Cameras are always compromises. As photographers we tend to look for the perfect camera. This is great for those who sell cameras, and some of us end up owning more than a few due to the search. The question of what is the perfect camera usually leaves out the question “perfect for what?” No camera will do everything, and the ones that come close become complex, or very large, or very expensive. (Which means they aren’t perfect.)
I bought the Fuji gs645 with a combination of good photographic quality and convenience in mind. I wanted Medium format, but not large and cumbersome. I wanted something that would not be inconvenient to take packed for airline travel but that would afford me potentially larger print sizes than a 35mm SLR. I also didn’t want something that was overly expensive or complex, or needed an obscure or hard to find battery. This camera seemed to fit those goals.
This camera makes images in the smallest of the medium format sizes, but does so with a nice sharp fixed lens. 6x4.5 is still about 2 1⁄2 times the size of a 35mm frame which is 2.4cm x 3.6cm using the same units of measure. The camera is simple with only a couple of extra basic features. Those being a good internal light meter and a self timer.
Another plus is the modern styling. I shoot a few older cameras and really like them. However, they can be real conversation starters and while I enjoy that as well, it’s not always what you want. This camera does not tend to attract much attention unless it’s from other photographers.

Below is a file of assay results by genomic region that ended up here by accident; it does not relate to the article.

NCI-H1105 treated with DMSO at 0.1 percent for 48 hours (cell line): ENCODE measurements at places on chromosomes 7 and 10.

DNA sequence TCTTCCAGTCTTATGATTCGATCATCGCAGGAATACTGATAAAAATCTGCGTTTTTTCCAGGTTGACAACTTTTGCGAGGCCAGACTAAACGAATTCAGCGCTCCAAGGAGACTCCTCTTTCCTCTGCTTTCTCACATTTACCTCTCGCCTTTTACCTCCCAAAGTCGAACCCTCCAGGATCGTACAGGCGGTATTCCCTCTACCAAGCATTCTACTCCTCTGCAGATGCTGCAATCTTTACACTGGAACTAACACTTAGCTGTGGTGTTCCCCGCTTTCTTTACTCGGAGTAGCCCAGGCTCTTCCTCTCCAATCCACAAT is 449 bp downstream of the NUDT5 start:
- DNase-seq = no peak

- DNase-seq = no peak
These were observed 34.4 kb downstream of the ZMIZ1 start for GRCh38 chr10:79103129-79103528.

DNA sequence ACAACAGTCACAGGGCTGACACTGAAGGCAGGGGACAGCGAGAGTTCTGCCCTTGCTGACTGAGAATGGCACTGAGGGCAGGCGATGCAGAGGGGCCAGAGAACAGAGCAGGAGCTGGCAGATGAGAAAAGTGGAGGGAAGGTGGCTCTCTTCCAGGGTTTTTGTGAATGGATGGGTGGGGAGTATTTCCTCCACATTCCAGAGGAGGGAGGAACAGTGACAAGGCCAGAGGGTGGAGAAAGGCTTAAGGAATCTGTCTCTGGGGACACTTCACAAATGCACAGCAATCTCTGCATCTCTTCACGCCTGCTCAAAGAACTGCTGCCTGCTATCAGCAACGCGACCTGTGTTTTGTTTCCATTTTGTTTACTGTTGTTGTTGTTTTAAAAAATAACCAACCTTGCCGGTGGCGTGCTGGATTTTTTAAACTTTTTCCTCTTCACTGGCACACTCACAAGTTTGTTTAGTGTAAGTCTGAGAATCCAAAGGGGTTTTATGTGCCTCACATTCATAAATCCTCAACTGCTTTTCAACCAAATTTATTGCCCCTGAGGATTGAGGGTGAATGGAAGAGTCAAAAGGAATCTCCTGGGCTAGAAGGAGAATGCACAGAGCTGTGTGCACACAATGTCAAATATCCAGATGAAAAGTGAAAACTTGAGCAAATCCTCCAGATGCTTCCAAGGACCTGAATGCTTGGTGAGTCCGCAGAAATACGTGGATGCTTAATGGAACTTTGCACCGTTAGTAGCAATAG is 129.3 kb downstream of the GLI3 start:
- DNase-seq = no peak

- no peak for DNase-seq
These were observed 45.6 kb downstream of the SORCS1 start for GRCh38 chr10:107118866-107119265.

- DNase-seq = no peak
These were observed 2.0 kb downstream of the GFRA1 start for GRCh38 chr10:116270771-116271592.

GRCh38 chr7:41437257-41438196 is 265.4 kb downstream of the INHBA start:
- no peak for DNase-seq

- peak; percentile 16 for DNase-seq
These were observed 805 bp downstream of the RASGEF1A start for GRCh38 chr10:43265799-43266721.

For this specific model, there is one very notable visible feature. The cowbar, or lens guard as it might be more properly called. It makes the camera look slightly unusual and robust. On the downside, I have read that the lens mount isn’t all that strong and that’s why the guard is there. I don’t know how true that is as I’ve had no issues so far. The build quality seems good, but it certainly doesn’t have the tank like robustness of an RB67, or a Fuji GW690, both too large for the niche that this camera fills for me.
There are 3 associated models in the GS645 line. Reviewed here is the GS645S. There is also a wide angle version with a 45mm fixed lens, the GS645W, and a folder with a 75mm lens, the GS645. I passed on the folder because I hoped that a non-folder would be a bit heartier and I felt that a wider angle lens than the 75mm would be more useful. I went for the 60mm version which is roughly equivalent to 35-40mm on a 35mm camera. This approximate focal length serves the largest number of shooting situations for me.
Example shots follow. For this test, I used several film types and all worked well. I’ve shot several rolls with it now, using IR film, transparency, color print, and good old black and white. I did have an issue with some rolls not being wound tightly on the take up reel. I found that making sure that the 1st couple of turns are tight when loading the camera will reduce this problem.